Was that due to Daytop?  Or despite it?

Quote from: ""Honesty""
You tend to put so much effort into trying (and by the way failing) to slander the program that you lose sight of all the good.
I don't think I have slandered them.  At least, not yet.  I do, however, seriously question them and their claims.  My concerns about the abuse make the alleged good seem marginal.  Perhaps even accidental.

I do not know Monsignor O'Brien and thus, unless I am convinced otherwise, I shall assume for the moment that he had the best of intentions.  But, as we all know, "the road to hell is paved with good intentions."

Quote from: ""Honesty""
Daytop is not for everyone, this is a fact. They never claimed to be nor do they discourage other methods or forms of treatment.
What about the adolescent programs, did those kids have a choice?  Weren't there also court-ordered stays?  Please correct me if I am overstepping my self here.

Quote from: ""Honesty""
Don't lose sight of the bigger picture. They try and in the majority of circumstances succeed in helping people.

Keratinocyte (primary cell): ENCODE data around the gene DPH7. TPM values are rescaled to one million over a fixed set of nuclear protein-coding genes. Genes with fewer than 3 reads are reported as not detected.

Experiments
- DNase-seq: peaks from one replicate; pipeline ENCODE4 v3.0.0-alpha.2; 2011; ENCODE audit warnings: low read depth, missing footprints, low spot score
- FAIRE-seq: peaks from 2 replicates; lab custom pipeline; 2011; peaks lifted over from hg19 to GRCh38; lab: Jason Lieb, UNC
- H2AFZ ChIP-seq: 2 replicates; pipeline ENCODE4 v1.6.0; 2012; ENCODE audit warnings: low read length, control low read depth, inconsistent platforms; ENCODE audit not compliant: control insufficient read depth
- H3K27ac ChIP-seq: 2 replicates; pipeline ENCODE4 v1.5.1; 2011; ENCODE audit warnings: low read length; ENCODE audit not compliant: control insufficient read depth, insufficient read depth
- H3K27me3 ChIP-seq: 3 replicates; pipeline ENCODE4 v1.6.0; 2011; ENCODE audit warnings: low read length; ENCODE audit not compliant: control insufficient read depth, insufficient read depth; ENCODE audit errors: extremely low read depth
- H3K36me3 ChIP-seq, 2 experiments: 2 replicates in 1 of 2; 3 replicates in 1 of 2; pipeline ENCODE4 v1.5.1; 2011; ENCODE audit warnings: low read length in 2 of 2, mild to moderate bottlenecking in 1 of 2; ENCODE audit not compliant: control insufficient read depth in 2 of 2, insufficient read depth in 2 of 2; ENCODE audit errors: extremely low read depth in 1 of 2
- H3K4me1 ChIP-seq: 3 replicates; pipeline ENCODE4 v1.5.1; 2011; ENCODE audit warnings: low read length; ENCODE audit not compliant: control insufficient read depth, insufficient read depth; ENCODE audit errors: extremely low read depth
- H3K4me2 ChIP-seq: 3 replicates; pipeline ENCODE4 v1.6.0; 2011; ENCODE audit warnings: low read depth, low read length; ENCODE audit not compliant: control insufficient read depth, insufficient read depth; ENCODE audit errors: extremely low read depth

I'm trying not to lose sight of the bigger picture.  But in my book, it looks like they did more harm than good.  The bigger picture also includes spin-offs and other programs whose ideology they helped shape, whether they were aware of it or not.

And, btw, I'm glad you enjoyed the post.  I appreciated finding it as well, despite ideological differences we seem to have.
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Offline Anonymous

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Daytop doesn't deserve to exist
« Reply #22 on: September 28, 2007, 06:37:13 PM »
Daytop and other TC's typically define success as complete, uninterrupted abstinence, just like 12 step programs do (although there was a time when alcohol wasn't considered a drug and you got "drinking privileges" right before you graduated the adult programs).  This is what they tell their patients = success.  If you have one slip, you have to start your abstinent day count at zero again.  

This means that if you have had ten years and shot up for one day and didn't the next day, that person is considered as "recovered" as someone who has shot up for ten years and is clean for one day, which, of course is absurd.

And, by that standard, their success rate if they count everyone who walks in the door-- as you must if you are doing honest research-- their success rates are 10-15%.  If you count only graduates, five years later you do see 80-85% abstinent, but remember, only 10-15% complete.

So, while they then go around denouncing "harm reduction" programs like needle exchange and moderate drinking, they often measure outcomes in harm reduction, not abstinence terms when they are forced by researchers to include not just graduates.  So they talk about employment, not being re-incarcerated or re-arrested and reducing drinking and drug-taking.